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|Description||Silver gelatin print photograph of Mohammad bin Hamed, or Tippu Tip (circa 1830-1905). He was born in Zanzibar and became involved in the lucrative caravan trade in eastern and central Africa. In the 1870s and 1880s, Tippu Tip was the most powerful figure in what is now eastern Zaire, having some 50,000 guns at his command. He accrued enormous wealth from slave trading and ivory dealing to clients such as the Sultan of Zanzibar, to whom he remained fiercely loyal, and Henry Morton Stanley. Despite his efforts, he was unable to maintain his position around Lake Tanganyika in the face of the European partition and conquest of the region. In the late 1880s, he was briefly appointed governor of Stanley Falls by King Leopold II of the Belgians (1835-1909), whose imperial and commercial activities came to dominate the Congo Basin. Tippu Tip eventually retired to in Zanzibar and wrote his autobiography, which became a classic of Swahili literature.|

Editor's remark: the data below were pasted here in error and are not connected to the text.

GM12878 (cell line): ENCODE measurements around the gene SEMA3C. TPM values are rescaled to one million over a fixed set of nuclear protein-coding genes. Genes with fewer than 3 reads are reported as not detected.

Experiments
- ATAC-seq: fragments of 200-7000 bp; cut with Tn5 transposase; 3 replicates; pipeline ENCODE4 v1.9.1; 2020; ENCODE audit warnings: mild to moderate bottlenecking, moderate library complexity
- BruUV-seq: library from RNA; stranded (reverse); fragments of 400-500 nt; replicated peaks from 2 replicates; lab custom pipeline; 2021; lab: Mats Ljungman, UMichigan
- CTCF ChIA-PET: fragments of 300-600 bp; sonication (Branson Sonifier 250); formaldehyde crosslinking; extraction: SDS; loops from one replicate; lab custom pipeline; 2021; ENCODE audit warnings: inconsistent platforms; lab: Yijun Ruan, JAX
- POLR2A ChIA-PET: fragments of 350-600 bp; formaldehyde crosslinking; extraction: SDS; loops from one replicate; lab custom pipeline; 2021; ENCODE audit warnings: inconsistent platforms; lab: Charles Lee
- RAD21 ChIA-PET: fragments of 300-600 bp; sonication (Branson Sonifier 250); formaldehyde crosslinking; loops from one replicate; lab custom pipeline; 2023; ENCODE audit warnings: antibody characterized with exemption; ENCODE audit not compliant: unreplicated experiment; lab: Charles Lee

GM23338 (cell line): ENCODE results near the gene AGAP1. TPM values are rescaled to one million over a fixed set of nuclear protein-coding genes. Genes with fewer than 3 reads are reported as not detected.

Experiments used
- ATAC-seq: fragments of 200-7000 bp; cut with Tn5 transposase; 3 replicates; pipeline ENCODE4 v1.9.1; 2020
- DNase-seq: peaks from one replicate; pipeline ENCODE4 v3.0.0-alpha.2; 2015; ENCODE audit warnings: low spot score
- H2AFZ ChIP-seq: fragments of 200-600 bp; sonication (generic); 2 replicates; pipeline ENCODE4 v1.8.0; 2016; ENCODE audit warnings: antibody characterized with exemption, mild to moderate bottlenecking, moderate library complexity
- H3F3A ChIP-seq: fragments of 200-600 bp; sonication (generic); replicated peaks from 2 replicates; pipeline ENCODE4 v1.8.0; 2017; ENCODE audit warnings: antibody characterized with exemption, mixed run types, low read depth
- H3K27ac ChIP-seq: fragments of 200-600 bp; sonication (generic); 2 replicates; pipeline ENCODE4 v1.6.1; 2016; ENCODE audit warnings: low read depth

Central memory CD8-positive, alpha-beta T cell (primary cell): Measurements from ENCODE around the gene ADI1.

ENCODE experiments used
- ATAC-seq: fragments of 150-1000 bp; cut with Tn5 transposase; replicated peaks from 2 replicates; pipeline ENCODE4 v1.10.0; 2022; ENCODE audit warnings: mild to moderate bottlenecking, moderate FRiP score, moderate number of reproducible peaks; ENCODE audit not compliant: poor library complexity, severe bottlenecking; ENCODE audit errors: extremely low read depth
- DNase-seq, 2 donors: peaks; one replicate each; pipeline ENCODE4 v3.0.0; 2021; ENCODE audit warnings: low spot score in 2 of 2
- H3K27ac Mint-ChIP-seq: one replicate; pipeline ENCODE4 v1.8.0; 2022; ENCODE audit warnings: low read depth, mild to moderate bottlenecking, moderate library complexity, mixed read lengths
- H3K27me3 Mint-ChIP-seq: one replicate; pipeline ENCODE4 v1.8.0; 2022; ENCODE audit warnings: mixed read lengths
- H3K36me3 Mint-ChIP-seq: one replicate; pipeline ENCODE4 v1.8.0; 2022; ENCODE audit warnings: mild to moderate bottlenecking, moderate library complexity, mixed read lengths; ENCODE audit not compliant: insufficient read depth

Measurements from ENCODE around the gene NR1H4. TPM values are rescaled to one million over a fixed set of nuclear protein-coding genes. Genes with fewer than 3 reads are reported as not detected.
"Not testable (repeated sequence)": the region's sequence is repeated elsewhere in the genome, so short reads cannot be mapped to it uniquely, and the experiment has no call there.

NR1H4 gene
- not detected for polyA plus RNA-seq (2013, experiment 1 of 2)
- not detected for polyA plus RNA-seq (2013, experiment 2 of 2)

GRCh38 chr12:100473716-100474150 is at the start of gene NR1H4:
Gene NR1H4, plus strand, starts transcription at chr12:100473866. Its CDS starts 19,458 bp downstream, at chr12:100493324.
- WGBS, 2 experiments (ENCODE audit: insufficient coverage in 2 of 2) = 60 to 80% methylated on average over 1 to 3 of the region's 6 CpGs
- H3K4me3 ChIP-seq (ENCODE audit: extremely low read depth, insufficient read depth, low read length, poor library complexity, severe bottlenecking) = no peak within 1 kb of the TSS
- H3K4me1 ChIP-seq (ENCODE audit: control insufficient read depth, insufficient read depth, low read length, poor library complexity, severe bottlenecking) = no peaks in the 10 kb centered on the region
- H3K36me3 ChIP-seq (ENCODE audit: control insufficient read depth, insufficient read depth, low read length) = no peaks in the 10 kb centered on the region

|Date made||circa 1890|
|Artist/Maker||Dias, E C
|Credit||National Maritime Museum, Greenwich, London, Michael Graham-Stewart Slavery Collection. Acquired with the assistance of the Heritage Lottery Fund|
|Measurements||200 x 152 mm|
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